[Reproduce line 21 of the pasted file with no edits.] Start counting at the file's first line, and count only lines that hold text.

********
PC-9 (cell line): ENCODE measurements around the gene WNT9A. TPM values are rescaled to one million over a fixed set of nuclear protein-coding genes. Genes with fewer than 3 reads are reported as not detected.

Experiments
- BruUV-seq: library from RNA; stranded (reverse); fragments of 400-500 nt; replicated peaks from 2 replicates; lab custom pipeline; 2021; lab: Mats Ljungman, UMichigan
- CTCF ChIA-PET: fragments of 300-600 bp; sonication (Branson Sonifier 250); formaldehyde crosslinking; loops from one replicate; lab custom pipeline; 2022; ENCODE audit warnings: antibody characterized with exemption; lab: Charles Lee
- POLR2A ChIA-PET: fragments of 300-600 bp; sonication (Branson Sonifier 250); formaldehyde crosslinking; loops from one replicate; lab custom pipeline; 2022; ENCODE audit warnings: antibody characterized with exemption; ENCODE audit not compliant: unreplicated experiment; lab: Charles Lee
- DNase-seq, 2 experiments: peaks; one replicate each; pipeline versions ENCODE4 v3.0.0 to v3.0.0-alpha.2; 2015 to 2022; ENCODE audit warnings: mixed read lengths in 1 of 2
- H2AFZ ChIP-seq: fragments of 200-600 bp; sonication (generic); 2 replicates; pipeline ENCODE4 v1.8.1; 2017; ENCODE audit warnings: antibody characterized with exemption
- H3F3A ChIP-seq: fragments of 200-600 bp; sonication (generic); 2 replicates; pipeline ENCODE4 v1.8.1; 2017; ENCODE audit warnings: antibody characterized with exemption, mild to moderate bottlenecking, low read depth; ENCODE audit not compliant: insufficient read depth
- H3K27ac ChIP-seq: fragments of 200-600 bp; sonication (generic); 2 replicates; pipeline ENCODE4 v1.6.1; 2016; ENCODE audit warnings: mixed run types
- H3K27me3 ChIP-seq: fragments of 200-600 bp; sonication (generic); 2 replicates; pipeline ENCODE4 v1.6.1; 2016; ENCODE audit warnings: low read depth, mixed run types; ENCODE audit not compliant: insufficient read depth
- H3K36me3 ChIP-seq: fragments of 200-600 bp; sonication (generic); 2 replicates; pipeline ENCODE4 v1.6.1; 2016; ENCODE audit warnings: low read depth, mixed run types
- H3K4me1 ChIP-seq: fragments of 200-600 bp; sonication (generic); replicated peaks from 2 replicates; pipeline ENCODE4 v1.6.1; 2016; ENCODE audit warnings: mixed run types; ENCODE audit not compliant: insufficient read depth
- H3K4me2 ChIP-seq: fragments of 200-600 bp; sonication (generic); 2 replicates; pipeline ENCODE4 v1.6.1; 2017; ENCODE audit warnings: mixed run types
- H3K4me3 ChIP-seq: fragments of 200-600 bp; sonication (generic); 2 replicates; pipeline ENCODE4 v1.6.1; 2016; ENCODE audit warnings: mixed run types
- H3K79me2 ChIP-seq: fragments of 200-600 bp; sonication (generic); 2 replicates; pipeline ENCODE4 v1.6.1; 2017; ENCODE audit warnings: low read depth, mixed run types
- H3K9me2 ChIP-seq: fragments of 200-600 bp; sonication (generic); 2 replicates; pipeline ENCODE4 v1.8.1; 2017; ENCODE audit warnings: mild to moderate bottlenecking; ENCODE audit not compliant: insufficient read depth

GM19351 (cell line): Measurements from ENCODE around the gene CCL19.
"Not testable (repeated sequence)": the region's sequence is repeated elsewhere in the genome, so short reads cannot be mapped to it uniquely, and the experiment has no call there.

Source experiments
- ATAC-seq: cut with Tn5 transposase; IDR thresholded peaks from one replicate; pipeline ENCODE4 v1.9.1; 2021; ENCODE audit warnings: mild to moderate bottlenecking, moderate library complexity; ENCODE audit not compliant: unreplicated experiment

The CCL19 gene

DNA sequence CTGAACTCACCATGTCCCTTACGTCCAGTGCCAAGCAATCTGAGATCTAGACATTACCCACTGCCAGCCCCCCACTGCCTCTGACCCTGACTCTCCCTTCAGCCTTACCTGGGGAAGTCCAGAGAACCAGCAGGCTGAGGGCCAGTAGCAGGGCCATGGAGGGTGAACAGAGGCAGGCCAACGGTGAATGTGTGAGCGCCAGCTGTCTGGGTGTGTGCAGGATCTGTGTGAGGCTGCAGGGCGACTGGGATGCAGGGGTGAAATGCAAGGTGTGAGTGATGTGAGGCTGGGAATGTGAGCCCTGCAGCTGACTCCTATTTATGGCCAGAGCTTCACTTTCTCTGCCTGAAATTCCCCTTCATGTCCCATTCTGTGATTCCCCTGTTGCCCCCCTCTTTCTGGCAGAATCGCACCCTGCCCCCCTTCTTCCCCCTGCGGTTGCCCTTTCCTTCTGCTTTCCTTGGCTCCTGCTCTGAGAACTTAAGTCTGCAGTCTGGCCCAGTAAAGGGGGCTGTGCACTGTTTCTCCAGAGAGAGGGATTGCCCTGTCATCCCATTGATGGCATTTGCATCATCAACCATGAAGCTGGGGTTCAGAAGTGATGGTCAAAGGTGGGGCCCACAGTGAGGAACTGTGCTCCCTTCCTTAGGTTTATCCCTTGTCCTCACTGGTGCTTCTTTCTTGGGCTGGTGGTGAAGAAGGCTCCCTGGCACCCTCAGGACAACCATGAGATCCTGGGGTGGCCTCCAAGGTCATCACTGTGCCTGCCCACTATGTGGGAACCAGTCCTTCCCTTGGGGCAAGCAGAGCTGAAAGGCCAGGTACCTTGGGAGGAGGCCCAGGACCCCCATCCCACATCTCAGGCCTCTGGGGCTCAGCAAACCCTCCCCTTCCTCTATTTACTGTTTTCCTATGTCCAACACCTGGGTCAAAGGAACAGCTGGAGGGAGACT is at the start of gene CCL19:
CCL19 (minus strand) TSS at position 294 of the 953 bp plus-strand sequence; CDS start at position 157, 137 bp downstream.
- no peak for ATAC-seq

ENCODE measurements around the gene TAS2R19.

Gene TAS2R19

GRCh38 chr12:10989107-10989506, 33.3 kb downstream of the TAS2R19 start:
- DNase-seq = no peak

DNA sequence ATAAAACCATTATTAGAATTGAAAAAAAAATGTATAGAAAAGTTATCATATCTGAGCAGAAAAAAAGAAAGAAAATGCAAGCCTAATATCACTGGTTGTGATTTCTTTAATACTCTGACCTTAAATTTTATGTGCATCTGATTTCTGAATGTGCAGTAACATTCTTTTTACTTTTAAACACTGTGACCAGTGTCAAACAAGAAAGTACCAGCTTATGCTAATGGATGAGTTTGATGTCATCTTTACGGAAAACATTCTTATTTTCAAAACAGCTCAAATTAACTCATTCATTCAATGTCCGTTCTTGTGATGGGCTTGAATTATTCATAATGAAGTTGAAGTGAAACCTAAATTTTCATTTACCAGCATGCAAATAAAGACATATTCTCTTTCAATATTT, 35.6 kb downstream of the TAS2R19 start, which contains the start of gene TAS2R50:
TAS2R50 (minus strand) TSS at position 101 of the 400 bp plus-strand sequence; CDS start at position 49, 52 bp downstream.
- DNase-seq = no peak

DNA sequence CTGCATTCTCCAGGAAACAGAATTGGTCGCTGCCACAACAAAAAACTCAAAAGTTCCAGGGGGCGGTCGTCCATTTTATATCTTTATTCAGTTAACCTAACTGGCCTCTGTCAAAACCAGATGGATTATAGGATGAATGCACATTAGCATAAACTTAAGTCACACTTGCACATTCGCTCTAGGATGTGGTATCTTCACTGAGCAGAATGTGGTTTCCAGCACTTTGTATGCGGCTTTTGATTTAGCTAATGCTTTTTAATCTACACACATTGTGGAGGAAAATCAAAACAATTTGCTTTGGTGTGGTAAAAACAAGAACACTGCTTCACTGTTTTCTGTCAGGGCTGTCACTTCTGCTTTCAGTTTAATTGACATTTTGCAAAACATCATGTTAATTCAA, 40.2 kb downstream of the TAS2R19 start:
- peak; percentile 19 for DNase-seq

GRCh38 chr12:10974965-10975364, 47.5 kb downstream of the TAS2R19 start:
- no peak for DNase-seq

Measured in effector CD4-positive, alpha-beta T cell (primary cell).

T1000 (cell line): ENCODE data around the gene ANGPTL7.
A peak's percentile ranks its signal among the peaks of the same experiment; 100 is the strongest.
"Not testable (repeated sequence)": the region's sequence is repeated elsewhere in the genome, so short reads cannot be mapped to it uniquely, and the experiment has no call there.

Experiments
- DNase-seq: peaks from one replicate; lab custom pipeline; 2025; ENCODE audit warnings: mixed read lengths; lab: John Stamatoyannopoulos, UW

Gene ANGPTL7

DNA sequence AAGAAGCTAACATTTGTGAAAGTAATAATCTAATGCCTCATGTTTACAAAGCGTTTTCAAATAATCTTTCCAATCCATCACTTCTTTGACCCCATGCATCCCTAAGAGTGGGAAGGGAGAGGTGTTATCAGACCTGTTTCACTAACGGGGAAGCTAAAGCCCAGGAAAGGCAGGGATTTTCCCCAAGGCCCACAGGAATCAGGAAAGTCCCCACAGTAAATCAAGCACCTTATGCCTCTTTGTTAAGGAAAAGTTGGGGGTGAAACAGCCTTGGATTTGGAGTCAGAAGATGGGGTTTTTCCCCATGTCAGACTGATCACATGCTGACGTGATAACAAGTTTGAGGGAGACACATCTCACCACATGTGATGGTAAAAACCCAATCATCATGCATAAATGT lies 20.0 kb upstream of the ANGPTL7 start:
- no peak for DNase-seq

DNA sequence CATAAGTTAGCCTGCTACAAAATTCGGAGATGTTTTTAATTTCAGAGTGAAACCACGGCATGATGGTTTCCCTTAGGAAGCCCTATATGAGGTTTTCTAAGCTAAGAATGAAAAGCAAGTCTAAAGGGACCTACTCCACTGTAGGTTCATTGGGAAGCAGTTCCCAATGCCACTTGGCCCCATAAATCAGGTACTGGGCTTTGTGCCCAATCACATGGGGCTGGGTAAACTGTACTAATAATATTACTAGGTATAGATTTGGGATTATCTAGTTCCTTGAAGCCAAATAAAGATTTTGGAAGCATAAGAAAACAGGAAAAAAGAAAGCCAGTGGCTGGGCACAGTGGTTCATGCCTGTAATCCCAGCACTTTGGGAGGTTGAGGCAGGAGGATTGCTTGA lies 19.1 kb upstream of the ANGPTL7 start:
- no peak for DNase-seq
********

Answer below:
The CCL19 gene